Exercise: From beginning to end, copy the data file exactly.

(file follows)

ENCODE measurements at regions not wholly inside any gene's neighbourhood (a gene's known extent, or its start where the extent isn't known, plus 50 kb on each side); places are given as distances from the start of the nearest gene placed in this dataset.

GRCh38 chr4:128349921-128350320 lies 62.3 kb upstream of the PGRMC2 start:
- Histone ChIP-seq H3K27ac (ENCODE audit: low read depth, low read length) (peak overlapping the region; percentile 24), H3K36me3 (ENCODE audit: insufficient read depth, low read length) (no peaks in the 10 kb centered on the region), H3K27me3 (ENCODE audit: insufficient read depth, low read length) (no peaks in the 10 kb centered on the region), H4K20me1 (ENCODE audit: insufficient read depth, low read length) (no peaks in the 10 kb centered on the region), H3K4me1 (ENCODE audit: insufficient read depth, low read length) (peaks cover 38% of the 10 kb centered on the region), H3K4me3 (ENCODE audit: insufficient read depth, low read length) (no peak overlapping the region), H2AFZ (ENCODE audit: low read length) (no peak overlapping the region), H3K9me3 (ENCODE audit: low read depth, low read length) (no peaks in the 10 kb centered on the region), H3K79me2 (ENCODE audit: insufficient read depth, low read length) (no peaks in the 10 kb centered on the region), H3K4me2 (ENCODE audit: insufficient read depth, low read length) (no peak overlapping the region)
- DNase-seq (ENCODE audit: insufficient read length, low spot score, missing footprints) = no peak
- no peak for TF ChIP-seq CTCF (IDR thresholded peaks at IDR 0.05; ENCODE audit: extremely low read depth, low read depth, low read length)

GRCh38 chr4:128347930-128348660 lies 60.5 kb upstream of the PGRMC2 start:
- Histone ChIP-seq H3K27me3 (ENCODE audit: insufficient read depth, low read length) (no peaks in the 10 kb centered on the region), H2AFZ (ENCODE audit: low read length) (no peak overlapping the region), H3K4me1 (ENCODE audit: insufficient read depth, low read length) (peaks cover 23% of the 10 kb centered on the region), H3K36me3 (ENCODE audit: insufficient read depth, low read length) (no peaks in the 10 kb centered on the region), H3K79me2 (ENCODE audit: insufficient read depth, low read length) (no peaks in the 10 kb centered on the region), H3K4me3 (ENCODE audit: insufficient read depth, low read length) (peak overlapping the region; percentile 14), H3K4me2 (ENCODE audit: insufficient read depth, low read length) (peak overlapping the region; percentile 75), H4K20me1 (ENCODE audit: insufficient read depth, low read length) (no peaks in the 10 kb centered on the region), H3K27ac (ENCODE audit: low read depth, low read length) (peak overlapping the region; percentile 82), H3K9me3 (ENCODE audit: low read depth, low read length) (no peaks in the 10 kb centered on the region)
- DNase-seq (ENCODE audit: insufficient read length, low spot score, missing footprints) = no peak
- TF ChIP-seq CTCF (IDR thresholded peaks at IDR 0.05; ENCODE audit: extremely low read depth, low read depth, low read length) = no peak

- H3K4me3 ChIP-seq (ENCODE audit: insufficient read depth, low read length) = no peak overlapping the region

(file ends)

ENCODE measurements at regions not wholly inside any gene's neighbourhood (a gene's known extent, or its start where the extent isn't known, plus 50 kb on each side); places are given as distances from the start of the nearest gene placed in this dataset.

GRCh38 chr4:128349921-128350320 lies 62.3 kb upstream of the PGRMC2 start:
- Histone ChIP-seq H3K27ac (ENCODE audit: low read depth, low read length) (peak overlapping the region; percentile 24), H3K36me3 (ENCODE audit: insufficient read depth, low read length) (no peaks in the 10 kb centered on the region), H3K27me3 (ENCODE audit: insufficient read depth, low read length) (no peaks in the 10 kb centered on the region), H4K20me1 (ENCODE audit: insufficient read depth, low read length) (no peaks in the 10 kb centered on the region), H3K4me1 (ENCODE audit: insufficient read depth, low read length) (peaks cover 38% of the 10 kb centered on the region), H3K4me3 (ENCODE audit: insufficient read depth, low read length) (no peak overlapping the region), H2AFZ (ENCODE audit: low read length) (no peak overlapping the region), H3K9me3 (ENCODE audit: low read depth, low read length) (no peaks in the 10 kb centered on the region), H3K79me2 (ENCODE audit: insufficient read depth, low read length) (no peaks in the 10 kb centered on the region), H3K4me2 (ENCODE audit: insufficient read depth, low read length) (no peak overlapping the region)
- DNase-seq (ENCODE audit: insufficient read length, low spot score, missing footprints) = no peak
- no peak for TF ChIP-seq CTCF (IDR thresholded peaks at IDR 0.05; ENCODE audit: extremely low read depth, low read depth, low read length)

GRCh38 chr4:128347930-128348660 lies 60.5 kb upstream of the PGRMC2 start:
- Histone ChIP-seq H3K27me3 (ENCODE audit: insufficient read depth, low read length) (no peaks in the 10 kb centered on the region), H2AFZ (ENCODE audit: low read length) (no peak overlapping the region), H3K4me1 (ENCODE audit: insufficient read depth, low read length) (peaks cover 23% of the 10 kb centered on the region), H3K36me3 (ENCODE audit: insufficient read depth, low read length) (no peaks in the 10 kb centered on the region), H3K79me2 (ENCODE audit: insufficient read depth, low read length) (no peaks in the 10 kb centered on the region), H3K4me3 (ENCODE audit: insufficient read depth, low read length) (peak overlapping the region; percentile 14), H3K4me2 (ENCODE audit: insufficient read depth, low read length) (peak overlapping the region; percentile 75), H4K20me1 (ENCODE audit: insufficient read depth, low read length) (no peaks in the 10 kb centered on the region), H3K27ac (ENCODE audit: low read depth, low read length) (peak overlapping the region; percentile 82), H3K9me3 (ENCODE audit: low read depth, low read length) (no peaks in the 10 kb centered on the region)
- DNase-seq (ENCODE audit: insufficient read length, low spot score, missing footprints) = no peak
- TF ChIP-seq CTCF (IDR thresholded peaks at IDR 0.05; ENCODE audit: extremely low read depth, low read depth, low read length) = no peak

- H3K4me3 ChIP-seq (ENCODE audit: insufficient read depth, low read length) = no peak overlapping the region